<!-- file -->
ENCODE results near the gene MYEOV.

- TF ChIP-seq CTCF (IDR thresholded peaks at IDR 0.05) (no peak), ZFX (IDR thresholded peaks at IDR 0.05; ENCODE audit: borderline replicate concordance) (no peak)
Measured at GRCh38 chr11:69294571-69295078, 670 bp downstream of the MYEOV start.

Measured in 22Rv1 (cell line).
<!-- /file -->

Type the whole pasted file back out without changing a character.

ENCODE results near the gene MYEOV.

- TF ChIP-seq CTCF (IDR thresholded peaks at IDR 0.05) (no peak), ZFX (IDR thresholded peaks at IDR 0.05; ENCODE audit: borderline replicate concordance) (no peak)
Measured at GRCh38 chr11:69294571-69295078, 670 bp downstream of the MYEOV start.

Measured in 22Rv1 (cell line).